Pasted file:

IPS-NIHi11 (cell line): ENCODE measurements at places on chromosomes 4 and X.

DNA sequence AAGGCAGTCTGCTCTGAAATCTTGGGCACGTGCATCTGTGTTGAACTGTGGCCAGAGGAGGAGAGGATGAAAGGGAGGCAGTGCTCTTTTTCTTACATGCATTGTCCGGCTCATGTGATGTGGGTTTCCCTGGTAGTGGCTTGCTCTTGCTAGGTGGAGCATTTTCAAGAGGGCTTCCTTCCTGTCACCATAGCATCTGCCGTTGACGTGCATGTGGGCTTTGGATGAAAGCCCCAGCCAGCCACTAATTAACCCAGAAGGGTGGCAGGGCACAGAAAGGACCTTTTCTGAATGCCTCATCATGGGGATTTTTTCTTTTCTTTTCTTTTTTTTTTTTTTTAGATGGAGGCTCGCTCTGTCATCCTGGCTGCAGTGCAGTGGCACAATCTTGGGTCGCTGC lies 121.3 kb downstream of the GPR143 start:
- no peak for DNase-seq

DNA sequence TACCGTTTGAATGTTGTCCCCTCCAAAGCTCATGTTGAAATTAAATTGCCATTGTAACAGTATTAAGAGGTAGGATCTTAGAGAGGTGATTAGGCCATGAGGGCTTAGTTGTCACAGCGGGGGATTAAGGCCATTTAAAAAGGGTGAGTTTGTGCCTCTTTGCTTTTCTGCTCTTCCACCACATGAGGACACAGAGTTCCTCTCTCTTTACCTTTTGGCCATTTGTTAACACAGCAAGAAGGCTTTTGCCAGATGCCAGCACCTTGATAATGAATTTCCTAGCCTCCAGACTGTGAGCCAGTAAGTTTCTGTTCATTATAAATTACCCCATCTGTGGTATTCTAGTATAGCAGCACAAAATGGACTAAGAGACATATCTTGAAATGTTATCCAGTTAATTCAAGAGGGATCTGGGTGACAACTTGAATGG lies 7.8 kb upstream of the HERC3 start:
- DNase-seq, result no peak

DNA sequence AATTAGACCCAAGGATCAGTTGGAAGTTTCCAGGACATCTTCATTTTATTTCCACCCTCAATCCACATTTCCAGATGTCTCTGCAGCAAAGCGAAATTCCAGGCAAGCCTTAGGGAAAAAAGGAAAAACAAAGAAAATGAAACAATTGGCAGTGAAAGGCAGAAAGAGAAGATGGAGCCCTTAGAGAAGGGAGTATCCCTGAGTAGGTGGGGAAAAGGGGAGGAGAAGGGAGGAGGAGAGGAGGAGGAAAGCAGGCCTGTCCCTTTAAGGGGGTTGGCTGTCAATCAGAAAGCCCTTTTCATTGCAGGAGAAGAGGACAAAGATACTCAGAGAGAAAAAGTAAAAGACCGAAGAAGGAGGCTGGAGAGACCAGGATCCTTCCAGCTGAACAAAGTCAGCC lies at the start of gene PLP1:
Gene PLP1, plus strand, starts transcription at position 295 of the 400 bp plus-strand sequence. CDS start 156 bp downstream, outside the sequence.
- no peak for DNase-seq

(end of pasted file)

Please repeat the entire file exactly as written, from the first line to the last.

IPS-NIHi11 (cell line): ENCODE measurements at places on chromosomes 4 and X.

DNA sequence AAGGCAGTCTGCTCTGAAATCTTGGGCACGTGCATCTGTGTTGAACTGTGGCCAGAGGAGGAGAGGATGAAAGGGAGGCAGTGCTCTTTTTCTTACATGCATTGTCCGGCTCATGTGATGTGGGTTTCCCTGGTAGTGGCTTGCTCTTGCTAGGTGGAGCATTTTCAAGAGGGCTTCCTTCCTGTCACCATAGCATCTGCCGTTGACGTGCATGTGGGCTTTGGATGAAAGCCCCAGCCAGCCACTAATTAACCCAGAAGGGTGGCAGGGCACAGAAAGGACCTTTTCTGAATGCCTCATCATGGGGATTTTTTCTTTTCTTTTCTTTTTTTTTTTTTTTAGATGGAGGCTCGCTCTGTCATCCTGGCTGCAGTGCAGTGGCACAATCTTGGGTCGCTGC lies 121.3 kb downstream of the GPR143 start:
- no peak for DNase-seq

DNA sequence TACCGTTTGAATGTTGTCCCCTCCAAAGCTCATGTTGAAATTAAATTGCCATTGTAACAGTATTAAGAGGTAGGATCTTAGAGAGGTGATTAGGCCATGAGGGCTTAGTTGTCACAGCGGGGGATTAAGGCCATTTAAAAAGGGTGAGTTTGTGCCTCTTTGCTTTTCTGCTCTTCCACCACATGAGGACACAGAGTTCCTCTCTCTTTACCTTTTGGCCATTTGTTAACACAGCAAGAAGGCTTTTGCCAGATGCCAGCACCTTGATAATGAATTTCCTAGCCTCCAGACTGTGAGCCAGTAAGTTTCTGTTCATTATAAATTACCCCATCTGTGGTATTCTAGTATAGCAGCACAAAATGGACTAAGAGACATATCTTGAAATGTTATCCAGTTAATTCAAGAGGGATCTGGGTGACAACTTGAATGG lies 7.8 kb upstream of the HERC3 start:
- DNase-seq, result no peak

DNA sequence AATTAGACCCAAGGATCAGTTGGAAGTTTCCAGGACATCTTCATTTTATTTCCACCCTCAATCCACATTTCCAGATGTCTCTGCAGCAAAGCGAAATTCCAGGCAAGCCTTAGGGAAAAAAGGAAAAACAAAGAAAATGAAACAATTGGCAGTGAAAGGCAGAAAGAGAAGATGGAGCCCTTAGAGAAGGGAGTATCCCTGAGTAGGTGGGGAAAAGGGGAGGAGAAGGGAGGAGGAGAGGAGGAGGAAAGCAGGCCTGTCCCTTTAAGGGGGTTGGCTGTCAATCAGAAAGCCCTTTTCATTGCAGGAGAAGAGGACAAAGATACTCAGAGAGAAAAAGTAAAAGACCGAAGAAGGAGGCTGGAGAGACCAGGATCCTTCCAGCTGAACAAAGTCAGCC lies at the start of gene PLP1:
Gene PLP1, plus strand, starts transcription at position 295 of the 400 bp plus-strand sequence. CDS start 156 bp downstream, outside the sequence.
- no peak for DNase-seq